Courtney Ringle
St. Augustine, Florida

Plan of Attack
Panic mode: After reading "Extreme Makeover," Randall Roberts' October 13 story about Rollin Stanley and the obstacles he's up against in achieving his vision for St. Louis, I felt the classic symptoms of anxiety. My stomach was twisted and fluttering, my chest was tight and my heart felt swollen and fast-paced.

It may all sound very dramatic, but I have great hopes for this city. The thought of being so close to achieving greatness, with the assistance of someone as talented as Mr. Stanley, only to never attain that status is a fear I have for St. Louis. My husband and I have lived in many major cities, including Washington, D.C., and New York. We came to St. Louis so my husband could pursue graduate studies at Washington University. We fell in love with the city for its cultural diversity, accessibility, charm and that glorious Arch, to name a few reasons. However, we also fell in love with the promise the city holds for becoming even greater. It thrills me to learn of projects that will improve and advance this city to the level it is capable of providing its residents and visitors.

Stanley is an integral factor to seeing this happen. He is providing us with our chance to achieve greatness. Those who want to see this city come alive and thrive must rally around this man and do all we can to get him the support he needs. The anxiety I experience comes from the fear that he will become discouraged with his inability to make progress, thus forcing him to leave, and our opportunity will be lost. We are like shipwrecked castaways, and he is our one flare to beckon that passing liner. We must not let this man go unnoticed and unappreciated.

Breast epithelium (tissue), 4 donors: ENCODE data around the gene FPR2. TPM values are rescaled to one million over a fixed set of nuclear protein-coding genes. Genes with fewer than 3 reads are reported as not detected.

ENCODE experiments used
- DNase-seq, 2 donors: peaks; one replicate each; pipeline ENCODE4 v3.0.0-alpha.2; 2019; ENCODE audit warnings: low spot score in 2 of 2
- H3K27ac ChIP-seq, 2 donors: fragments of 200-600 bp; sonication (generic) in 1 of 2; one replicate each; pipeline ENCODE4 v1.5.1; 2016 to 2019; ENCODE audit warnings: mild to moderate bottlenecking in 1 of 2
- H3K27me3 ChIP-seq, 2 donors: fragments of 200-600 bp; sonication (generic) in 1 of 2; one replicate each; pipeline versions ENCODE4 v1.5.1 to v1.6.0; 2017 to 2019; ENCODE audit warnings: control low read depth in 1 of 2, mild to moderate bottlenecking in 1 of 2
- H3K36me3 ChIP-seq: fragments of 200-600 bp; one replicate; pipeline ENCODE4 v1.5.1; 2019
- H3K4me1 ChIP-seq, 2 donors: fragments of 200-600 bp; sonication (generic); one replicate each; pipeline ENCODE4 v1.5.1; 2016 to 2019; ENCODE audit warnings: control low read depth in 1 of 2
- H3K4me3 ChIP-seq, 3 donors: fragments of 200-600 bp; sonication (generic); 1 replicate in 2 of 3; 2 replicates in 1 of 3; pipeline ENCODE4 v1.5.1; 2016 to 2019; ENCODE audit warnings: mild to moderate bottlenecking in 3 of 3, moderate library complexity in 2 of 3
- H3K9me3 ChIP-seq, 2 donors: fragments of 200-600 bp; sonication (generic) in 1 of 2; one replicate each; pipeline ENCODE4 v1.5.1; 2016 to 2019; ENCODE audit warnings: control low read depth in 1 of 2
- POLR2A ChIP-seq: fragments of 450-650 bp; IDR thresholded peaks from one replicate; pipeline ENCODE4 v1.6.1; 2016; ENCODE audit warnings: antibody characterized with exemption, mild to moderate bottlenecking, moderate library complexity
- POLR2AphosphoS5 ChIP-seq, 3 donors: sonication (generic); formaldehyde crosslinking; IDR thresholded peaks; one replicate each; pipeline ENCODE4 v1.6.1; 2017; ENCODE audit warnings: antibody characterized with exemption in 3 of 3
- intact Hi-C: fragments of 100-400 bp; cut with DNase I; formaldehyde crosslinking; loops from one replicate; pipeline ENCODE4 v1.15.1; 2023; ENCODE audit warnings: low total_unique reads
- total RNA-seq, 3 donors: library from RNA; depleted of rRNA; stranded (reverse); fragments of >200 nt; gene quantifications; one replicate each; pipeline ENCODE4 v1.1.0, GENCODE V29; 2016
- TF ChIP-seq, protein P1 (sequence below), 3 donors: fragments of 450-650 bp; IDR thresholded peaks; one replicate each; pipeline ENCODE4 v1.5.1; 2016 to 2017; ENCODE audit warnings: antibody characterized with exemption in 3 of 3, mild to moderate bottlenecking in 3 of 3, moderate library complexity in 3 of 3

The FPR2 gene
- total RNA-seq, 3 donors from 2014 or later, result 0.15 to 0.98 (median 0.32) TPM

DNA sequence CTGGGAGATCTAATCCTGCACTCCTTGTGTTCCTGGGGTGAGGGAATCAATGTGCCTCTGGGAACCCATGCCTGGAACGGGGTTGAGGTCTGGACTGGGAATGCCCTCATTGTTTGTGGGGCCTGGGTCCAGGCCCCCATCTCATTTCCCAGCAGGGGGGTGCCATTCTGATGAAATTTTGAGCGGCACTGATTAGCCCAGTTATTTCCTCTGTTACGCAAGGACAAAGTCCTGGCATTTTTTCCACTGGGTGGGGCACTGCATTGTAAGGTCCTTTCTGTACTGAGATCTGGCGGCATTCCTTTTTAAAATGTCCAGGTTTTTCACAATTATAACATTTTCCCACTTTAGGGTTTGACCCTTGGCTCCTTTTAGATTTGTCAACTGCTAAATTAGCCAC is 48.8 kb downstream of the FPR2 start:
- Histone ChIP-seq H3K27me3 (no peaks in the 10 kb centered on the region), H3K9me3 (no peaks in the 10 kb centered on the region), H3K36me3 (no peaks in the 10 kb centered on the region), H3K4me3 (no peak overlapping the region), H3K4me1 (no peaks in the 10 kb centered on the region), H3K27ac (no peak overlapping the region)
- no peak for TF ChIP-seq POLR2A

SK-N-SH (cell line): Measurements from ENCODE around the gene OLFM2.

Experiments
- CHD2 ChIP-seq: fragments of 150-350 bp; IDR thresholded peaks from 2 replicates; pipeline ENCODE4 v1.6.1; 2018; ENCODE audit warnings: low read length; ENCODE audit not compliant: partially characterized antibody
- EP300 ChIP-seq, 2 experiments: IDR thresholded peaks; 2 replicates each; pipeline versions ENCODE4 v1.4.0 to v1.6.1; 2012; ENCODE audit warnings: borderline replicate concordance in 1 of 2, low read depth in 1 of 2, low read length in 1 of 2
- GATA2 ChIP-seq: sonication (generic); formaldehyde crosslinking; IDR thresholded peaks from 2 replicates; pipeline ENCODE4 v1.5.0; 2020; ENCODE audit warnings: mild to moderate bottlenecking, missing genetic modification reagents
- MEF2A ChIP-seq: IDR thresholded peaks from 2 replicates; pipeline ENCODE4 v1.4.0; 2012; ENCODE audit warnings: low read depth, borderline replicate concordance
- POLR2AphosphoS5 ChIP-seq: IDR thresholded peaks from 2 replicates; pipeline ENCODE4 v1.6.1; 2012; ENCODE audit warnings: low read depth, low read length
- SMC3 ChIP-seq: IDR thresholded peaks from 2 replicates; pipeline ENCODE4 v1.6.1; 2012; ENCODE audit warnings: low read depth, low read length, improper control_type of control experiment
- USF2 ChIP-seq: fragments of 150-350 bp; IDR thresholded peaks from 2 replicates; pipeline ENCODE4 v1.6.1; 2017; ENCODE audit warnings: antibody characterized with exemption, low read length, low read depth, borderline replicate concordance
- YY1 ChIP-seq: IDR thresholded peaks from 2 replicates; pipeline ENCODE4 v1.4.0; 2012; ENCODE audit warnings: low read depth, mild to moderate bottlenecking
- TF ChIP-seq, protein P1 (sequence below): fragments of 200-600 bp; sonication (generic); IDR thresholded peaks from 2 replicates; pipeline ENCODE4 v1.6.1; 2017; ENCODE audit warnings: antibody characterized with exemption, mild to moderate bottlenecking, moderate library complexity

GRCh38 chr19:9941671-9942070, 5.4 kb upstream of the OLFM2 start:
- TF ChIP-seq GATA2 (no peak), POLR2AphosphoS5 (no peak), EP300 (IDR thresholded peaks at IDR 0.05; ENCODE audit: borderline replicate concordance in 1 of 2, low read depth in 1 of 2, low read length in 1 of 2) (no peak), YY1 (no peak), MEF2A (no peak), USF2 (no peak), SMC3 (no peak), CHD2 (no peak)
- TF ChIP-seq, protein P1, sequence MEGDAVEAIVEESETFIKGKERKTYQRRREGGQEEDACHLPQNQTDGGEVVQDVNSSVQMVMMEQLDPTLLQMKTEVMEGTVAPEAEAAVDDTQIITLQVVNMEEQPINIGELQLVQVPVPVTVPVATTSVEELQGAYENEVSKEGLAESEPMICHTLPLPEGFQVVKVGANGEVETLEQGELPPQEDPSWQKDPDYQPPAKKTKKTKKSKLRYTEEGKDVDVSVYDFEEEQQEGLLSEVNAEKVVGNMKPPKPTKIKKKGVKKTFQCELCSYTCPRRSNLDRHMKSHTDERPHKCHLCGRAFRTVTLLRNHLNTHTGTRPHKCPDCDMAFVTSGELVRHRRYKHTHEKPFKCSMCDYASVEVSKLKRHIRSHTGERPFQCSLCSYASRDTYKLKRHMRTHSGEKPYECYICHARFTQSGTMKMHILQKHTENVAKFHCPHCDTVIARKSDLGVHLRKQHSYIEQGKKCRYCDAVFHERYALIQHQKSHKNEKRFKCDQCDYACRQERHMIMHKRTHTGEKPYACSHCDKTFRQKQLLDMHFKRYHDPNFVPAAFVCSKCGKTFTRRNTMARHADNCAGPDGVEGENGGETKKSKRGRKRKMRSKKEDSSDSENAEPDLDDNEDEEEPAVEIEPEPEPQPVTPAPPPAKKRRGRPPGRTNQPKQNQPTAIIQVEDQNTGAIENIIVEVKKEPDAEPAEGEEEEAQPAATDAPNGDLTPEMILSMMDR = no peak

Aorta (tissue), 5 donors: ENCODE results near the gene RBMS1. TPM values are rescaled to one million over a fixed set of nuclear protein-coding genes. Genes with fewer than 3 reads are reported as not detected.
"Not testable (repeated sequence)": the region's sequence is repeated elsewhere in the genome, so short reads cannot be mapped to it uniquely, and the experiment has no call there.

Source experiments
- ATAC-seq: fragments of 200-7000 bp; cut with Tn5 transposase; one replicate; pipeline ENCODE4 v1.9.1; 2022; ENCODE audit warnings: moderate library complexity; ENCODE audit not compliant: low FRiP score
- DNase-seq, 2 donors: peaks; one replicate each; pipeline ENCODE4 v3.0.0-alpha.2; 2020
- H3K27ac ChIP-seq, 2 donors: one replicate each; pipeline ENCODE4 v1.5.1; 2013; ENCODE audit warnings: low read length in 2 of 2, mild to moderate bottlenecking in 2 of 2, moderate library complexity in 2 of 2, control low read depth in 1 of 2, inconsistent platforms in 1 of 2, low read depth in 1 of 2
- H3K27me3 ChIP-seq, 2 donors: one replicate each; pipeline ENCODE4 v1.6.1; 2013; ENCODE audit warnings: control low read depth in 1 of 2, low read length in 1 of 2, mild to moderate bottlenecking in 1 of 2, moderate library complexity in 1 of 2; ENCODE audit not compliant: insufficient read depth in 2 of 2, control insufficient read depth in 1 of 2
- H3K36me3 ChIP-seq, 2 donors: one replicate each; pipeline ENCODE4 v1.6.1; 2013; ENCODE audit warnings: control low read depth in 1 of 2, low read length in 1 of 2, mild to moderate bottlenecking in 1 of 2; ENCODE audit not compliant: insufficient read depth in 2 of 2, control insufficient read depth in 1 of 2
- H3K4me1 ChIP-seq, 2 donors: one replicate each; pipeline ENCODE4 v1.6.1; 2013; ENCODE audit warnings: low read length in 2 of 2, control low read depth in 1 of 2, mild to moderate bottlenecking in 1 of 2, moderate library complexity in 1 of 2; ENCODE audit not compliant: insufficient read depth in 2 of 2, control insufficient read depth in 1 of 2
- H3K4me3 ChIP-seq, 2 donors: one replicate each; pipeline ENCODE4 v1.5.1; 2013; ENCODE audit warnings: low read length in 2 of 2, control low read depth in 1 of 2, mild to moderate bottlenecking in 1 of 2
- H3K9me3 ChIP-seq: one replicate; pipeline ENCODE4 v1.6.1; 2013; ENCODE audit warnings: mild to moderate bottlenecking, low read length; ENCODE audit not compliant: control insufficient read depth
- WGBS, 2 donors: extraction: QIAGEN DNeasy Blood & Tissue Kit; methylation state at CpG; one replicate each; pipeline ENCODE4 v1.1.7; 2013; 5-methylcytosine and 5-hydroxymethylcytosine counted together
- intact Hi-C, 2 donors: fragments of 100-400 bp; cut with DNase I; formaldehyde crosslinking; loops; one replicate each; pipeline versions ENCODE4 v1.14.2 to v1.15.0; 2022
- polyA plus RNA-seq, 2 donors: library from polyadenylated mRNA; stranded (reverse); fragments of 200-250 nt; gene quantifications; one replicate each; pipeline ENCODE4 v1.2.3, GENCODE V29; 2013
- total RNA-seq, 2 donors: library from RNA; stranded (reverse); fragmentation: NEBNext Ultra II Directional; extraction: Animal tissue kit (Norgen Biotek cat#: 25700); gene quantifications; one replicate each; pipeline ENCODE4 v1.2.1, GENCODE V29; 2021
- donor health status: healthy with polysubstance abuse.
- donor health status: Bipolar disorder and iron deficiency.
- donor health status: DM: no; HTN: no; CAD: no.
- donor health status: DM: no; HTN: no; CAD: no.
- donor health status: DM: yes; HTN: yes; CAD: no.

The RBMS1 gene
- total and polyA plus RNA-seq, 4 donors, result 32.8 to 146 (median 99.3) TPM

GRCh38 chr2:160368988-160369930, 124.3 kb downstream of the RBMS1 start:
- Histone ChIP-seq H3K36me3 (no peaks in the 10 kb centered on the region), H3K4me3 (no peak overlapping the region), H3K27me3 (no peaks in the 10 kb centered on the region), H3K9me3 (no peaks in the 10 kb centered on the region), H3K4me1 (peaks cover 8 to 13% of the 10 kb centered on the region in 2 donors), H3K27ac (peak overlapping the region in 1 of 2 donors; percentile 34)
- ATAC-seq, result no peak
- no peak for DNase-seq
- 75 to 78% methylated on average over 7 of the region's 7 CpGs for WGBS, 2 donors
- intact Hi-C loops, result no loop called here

Stephanie Porrello
St. Louis

Where's the Magic?
It's the brutality, stupid: Mike Seely's "No-Look Pass" [October 6] questions the judgment of urging Magic Johnson to avoid, for the time being, investments in St. Louis. Of course, economic investment in north city seems to be a win-win situation, but only if you don't factor in the losers.

Seely spends no time looking at the police misconduct which lies behind the dispute. This city's police have recently been found to arrest the homeless with no probable cause; the department has declared that officers who slashed innocent people's bike tires had committed no crime; internal affairs routinely refuses to respond to complaints; the Coalition Against Police Crimes and Repression is overwhelmed with requests for assistance in dealing with everything from simple harassment to outright violence by police.

As a constructive response to this situation, the coalition originally authored and has campaigned for a modest reform -- the creation of a Civilian Oversight Board to hold police accountable. Seely devotes only one paragraph to that subject, merely repeating Mayor Francis Slay's public-relations statements as fact. There are vast differences between our proposal and the mayor's, which, for example, gives the board power to make disciplinary recommendations only after the discipline has been determined! Like Starsky Wilson, we prefer "mediation and moderation," but the mayor refused to include us in federal mediation, despite hundreds of endorsements and requests from citizens and community groups that we be allowed to represent their interests. Nor was the mayor moderate when he rushed his ineffective proposal through the Police Commission, consulting no one and outraging leadership of all stripes.

We did not ask Magic Johnson never to invest in St. Louis, or even to wait until police brutality or racism has ended. We simply asked that he wait until the passage of an effective oversight board. Like union strikes which forgo short-term economic gain for long-term benefit, this strategy is in a long and not outlandish tradition. Not one person from groups affected by police violence has said to us that he would prefer continued victimization to our economic boycott. We hope that both will end soon.
John Chasnoff, member
Coalition Against Police Crimes and Repression
University City